During the process you did a lot of depth tending of your own soul. Say something about how that happened for you.
Interpersonal challenges in the work with staff, small groups, and individual supervision was a place of major growth for me. The challenge for me was consistently in the direction of being more engaged, more direct, and more honest in holding myself and others accountable.
“Accountability” is frequently talked about in organizations, but I experienced it becoming a reality for me in the internship. Our ways of giving feedback to one another on staff and to interns got consistently clearer and more defined. This rubbed against my habitual defense mechanisms of withdrawal and avoidance. As a staff we were often engaged in difficult and sensitive evaluations about the participation of interns in the program – discernments that involved their life dreams, shadow sides, hidden assumptions as well as our own as staff. These situations frequently brought me to the cutting edge of my own self-awareness and growth in freedom.
And then there was email… Since staff members were widespread geographically the corporate work of the staff frequently took place through email. We often asked for help and feedback from one another on difficult discernment issues. Putting questions, concerns and feedback into writing took time and energy, but it was worth it.
and Sandra Lommasson reacting to the surprise news that the graduating
internship class 2013 has established The Luke Fund for those
preparing to become spiritual directors.
Jim, turning now to Bread of Life as a whole, what has been most important to you in the work of organization and in your connection to it?
I see some of the same principles we used in forming spiritual directors present in the larger mission of Bread of Life. Spirit in the Arts resonates with the internship focus on creativity as core to spiritual practice. The creative dimensions of our being help ground the spiritual life so that it is not just a mental thing or a silent, solitary pursuit, but something that engages us at the level of feeling, imagination, body, intuition, and will to move out. I see that in the availability of art studio space for folks in the neighborhood as well as in the focus of many of the workshops that BOL offers.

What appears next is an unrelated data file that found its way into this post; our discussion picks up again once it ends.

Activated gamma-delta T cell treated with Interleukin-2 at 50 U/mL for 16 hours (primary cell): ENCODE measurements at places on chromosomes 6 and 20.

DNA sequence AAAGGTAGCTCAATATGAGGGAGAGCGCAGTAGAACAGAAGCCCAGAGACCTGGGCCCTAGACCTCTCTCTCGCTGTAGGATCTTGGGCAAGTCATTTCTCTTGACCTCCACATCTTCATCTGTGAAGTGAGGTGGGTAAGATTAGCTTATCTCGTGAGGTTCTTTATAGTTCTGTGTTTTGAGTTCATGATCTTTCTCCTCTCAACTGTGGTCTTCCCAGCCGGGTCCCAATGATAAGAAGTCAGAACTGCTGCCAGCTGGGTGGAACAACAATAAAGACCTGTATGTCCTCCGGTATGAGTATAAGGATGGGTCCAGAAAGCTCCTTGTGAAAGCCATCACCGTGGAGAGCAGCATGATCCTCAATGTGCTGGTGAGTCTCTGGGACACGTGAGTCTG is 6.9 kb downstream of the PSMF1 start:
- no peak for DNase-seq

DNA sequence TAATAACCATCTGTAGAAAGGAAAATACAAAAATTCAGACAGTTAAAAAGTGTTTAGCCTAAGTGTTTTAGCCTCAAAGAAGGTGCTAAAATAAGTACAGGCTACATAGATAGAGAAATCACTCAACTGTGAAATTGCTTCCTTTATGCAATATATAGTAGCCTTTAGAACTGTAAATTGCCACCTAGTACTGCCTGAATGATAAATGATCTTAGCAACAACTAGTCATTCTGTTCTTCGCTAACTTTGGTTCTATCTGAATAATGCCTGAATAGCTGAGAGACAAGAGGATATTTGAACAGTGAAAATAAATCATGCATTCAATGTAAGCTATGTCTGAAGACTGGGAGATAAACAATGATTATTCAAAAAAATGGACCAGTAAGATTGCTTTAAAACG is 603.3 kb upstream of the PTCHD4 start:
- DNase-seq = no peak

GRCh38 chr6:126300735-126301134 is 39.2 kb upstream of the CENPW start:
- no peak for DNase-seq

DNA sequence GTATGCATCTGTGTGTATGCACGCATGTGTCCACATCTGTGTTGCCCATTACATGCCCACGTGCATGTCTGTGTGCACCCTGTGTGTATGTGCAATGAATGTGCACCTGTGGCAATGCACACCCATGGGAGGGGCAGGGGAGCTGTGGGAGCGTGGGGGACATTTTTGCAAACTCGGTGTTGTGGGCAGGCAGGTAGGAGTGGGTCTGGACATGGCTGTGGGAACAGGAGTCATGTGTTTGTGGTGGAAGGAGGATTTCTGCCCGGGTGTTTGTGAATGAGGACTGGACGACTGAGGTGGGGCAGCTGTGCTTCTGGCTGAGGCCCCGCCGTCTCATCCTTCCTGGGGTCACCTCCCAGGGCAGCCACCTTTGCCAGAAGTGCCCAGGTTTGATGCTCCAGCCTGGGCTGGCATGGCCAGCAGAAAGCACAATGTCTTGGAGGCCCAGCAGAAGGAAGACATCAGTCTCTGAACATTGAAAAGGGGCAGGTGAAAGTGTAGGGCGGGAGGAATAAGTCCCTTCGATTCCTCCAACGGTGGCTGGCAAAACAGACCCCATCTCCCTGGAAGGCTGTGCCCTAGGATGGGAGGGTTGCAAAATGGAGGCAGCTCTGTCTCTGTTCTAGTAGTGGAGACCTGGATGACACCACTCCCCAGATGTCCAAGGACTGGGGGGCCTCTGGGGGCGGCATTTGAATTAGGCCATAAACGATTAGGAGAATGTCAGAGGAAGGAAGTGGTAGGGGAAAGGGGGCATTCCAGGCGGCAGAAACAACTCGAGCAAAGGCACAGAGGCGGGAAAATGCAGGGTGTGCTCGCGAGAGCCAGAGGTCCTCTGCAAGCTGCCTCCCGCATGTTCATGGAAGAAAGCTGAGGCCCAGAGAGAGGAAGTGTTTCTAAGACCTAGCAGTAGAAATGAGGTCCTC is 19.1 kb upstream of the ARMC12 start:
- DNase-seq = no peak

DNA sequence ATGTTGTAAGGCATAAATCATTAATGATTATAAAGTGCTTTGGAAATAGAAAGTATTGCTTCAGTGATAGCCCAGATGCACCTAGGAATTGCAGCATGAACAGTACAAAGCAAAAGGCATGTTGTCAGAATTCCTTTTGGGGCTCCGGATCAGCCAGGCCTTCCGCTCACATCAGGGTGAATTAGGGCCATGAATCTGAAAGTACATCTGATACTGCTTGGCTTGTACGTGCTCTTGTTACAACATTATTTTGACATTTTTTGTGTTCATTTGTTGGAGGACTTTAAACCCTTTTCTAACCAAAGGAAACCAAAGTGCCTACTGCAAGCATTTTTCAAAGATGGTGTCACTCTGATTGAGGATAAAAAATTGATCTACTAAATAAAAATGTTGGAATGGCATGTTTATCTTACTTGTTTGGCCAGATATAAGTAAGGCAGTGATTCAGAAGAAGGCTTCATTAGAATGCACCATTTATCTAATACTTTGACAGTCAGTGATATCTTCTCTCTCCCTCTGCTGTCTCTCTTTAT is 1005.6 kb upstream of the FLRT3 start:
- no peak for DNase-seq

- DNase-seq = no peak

Also very important is the conscious choice to locate Bread of Life in a challenged neighborhood economically and to make spiritual and creative work and practices available to people who wouldn’t have access otherwise. I have found that relating to people who do not share the same life world I move in is a continuing source of challenge and creativity in itself. I feel that the challenge to include people who would ordinarily be left out or overlooked keeps Bread of Life alive and growing.
The important place Contemplative Dialogue had in the internship has been a growing dimension of the larger mission of Bread of Life as well – discovering and practicing better ways of engaging one another in interactions is a cutting edge aspect of what it means to be an institution today. This parallels in some ways what I was saying about the neighborhood. There’s something very important about continually inviting what has been left out or unsaid to come forward for expression in a group. This extends beyond personal wholeness to neighborhood wholeness and social wholeness.
Formation at Bread of Life is not just for spiritual direction but for
dialogue and transformation in all aspects of life.
a huge need in our time for a holding container of integrity –
cocoon – for people’s spiritual and psychological transformation.
are not many places where you can get that
kind of sustained formation
for which many people hunger.
What Bread of Life does goes beyond the people who come for
own formation. It forms people to offer that same gift
I believe that the totality of what Bread of Life does
the level of the surrounding community--something like
yeast works in dough.
We are having a conversation now about what the ‘charism’ of Bread of Life might be. Any thoughts?
The word “charism” means a particular gift given by the Spirit. One gift that weaves through everything we’ve been discussing is the contemplative attitude. In the internship we defined it as fostering a sense of deep listening and deep seeing, or a taking a “long loving look at the real.” We first look and listen to our lives with a focus on where the invitations to growth and transformation are taking place. Then we ask how we can respond to or cooperate with the movements of the Spirit. Contemplation is not just something you do alone in your room – it’s also listening for the currents of spirit in another person’s story, in a neighborhood, in one’s imaginative life and dreams, and in our institutions.
Bringing contemplation intentionally into the realm of dialogue, interpersonal relationships, institutions, and listening for the soul through art is a key to what Bread of Life is about. It acknowledges that there are transformative processes already at work in each of these areas. Cultivating a contemplative attitude allows us to connect to and respond to those movements.
What I especially value in this way of understanding the contemplative attitude is that it is ‘at home’ as much in a contentious meeting as in a quiet church. It’s ‘at home’ in the political and economic struggles in the neighborhood as well as in listening in silence for the Spirit at a retreat center. At the core is this deep listening and responding to the whole of life.